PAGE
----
Sears Easy-Gro plant grow light bulb (fig. 24). After this incubation, the colorimetric assay was performed to quantify the presence of 2,3-dihydroxybenzoic acid. Salicylic acid is specifically hydroxylated by OH. and not by peroxides such as H2O2 or by O2-. The primary hydroxylation product is the ortho diphenyl, 2,3-dihydroxybenzoic acid, which is detected in the assay, although some hydroxylation in the meta and para positions does occur. Hydrochloric acid (80 ml of an 11.6 M solution), 0.5 g NaCl, and then 4 ml chilled ether were added to the original reaction mixture, and vortexed for 30 seconds. Three mls of the upper, ether layer were then removed to another tube and evaporated until no trace of liquid remained. The residue was dissolved in 0.25 ml cold distilled water, and trichloroacetic acid (0.125 ml 10 % (w/v) in 0.5 M HCl), sodium tungstate (0.25 ml 10% (w/v) in H2O), and sodium nitrite (0.25 ml 0.5% (w/v) in H2O) were added, in that order. The solutions were left standing for five minutes, and then KOH (0.5 ml of 0.5 M) was added; exactly sixty seconds after the addition of KOH, the absorbance at 510 nm was determined. 2,3-dihydroxybenzoate was added to mock reaction mixtures, and the same extraction procedure followed in constructing the standard curve. With practice, I obtained higher yields on this assay, mainly through increasing the amount of vortexing at the step when the residue after ether evaporation was dissolved in water; unfortunately, this means that numbers cannot be compared between assays performed at different times, but only within a given experiment, which usually comprised 18 to 36 assays. Each figure shows the result only of assays performed at one time. The salicylate assay never yielded a value of zero; typically, dye alone and oxidizable substrate alone each yielded a small but real amount of absorbance. In most experiments, therefore, a background value, generally around 10 to 20% of the total, was subtracted. This value was obtained by adding the yield of dye alone to the yield of substrate alone and subtracting the value obtained in the absence of either dye or substrate. Since all of these values were altered by the presence of different chelators or the use of different experimental times, however, and since practical considerations limited the total number of assays that could be done in each experiment, the background value was not known in certain experiments; these experiments are indicated in their respective figure legends.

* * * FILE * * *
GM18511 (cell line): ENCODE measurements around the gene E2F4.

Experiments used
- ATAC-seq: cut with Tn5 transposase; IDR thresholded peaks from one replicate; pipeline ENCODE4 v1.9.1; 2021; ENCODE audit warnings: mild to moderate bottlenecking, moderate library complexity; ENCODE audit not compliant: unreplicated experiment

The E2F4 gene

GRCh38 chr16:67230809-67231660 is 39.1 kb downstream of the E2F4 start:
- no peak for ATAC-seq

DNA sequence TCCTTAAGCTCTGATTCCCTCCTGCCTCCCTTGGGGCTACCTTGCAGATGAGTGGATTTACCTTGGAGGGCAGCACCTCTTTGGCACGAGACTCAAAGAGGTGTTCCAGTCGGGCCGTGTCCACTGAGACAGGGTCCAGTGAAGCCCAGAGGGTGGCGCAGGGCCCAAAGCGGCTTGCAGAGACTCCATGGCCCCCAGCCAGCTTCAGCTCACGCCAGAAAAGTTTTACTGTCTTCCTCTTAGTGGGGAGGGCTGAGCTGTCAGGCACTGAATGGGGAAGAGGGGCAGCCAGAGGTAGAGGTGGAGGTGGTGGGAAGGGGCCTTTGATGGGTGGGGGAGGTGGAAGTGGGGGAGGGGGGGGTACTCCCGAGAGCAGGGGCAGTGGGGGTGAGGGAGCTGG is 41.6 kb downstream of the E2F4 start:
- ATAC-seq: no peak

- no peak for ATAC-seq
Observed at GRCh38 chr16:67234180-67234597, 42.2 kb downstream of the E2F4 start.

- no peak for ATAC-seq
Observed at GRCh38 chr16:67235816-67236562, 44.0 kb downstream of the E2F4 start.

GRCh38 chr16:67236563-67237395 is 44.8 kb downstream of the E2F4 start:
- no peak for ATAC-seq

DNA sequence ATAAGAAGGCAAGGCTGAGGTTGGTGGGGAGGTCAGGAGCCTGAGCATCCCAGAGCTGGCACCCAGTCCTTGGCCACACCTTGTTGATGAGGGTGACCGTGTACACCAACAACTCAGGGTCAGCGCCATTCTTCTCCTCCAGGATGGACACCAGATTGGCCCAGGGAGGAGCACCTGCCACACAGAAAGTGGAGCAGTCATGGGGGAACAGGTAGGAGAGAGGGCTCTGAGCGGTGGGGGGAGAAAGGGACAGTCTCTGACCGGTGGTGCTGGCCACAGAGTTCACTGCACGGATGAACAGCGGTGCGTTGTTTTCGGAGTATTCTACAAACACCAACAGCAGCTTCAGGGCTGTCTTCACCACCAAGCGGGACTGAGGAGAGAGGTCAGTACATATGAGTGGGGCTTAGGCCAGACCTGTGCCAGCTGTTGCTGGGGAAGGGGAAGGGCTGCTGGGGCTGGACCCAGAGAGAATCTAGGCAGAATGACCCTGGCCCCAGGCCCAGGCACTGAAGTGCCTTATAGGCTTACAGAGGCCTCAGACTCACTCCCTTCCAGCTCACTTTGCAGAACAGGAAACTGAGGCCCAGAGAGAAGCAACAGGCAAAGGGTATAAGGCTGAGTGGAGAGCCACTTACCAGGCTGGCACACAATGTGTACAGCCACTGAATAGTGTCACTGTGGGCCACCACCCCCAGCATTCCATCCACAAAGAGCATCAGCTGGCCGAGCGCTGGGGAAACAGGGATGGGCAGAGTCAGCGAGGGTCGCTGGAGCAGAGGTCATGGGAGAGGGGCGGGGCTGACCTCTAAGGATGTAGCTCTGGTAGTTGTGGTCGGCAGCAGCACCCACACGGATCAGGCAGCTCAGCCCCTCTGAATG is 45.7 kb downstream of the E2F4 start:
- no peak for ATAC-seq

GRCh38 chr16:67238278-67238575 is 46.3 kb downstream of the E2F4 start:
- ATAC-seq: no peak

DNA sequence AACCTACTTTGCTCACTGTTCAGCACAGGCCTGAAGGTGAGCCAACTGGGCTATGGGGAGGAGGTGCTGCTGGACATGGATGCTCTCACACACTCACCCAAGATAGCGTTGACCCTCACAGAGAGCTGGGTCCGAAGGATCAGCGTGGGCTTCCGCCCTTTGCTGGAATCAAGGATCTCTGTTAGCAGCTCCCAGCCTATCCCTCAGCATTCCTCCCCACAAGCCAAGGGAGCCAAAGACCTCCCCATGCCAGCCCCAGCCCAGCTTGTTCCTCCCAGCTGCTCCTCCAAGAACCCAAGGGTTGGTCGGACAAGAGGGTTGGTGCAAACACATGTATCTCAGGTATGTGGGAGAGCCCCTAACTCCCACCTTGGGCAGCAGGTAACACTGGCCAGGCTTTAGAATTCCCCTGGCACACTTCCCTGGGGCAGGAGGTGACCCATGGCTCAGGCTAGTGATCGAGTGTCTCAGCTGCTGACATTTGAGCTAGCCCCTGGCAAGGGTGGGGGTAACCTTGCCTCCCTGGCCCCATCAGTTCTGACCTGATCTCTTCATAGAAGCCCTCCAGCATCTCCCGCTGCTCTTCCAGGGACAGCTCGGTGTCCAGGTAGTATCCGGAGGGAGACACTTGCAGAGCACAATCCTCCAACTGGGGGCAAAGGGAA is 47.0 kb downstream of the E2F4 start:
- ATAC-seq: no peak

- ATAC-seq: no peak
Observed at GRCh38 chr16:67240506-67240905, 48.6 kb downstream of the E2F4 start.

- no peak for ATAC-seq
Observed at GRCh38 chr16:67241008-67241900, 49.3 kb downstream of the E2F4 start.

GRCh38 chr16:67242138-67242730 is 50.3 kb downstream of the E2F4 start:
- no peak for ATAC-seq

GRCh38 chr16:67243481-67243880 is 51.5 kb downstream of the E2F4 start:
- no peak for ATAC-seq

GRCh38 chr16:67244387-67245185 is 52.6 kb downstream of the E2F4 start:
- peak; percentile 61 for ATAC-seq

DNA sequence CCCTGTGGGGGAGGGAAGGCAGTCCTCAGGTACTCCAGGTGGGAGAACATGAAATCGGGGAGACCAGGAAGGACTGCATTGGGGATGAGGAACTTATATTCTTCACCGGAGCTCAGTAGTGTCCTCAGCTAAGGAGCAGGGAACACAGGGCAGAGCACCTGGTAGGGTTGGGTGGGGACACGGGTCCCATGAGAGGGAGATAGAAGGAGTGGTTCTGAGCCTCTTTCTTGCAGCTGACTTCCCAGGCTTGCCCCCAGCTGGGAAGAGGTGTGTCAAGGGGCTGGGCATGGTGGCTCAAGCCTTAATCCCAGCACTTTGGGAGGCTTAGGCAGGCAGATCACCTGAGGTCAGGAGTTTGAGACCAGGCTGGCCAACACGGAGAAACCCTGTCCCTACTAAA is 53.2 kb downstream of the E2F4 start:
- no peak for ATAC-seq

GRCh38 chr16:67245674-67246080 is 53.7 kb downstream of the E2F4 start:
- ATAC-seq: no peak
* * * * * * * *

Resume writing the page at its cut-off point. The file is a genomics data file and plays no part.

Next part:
Thiobarbituric acid assay The thiobarbituric acid assay is performed using deoxyribose as the detector molecule, with a colorimetric assay that detects the formation of malondialdehyde, a fragmentation product of deoxyribose. Fragmentation occurs by a decomposition reaction initiated by abstraction of a hydrogen atom from carbon 4 of the deoxyribose ring by OH.. The reaction is initiated only by very strong oxidants such as OH., not by O2- or H2O2 alone. 1.5 mM deoxyribose (200 ml of a 5 mM solution in phosphate buffer), 220 mM FeCl3 (50 ml of a 1 mM solution), dye, oxidizable substrate (0.5 mM reduced NADH unless otherwise indicated), 220 mM chelator (EDTA, 20 ml of a 5 mM solution, unless otherwise indicated), and scavenger (if indicated) were combined in a total volume of 680 ml phosphate buffer (150 mM potassium phosphate buffer, pH 7.6) and exposed to light for thirty minutes as described for the salicylate assay. Chelator conncentrations were always kept . Fe3+ concentrations to ensure that all Fe3+ stayed soluble in the buffer solution. After light exposure, 0.3% thiobarbituric acid (500 ml of a 1% (w/v) solution in 0.05 M NaOH) and 0.83% trichloroacetic acid (500 ml of a 2.8% (w/v) solution) were added, the tubes were placed in boiling water for 10 minutes and then allowed to cool. Under these conditions malondialdehyde combines with thiobarbituric acid to form a pink chromophore. The absorbances at 532 nm were determined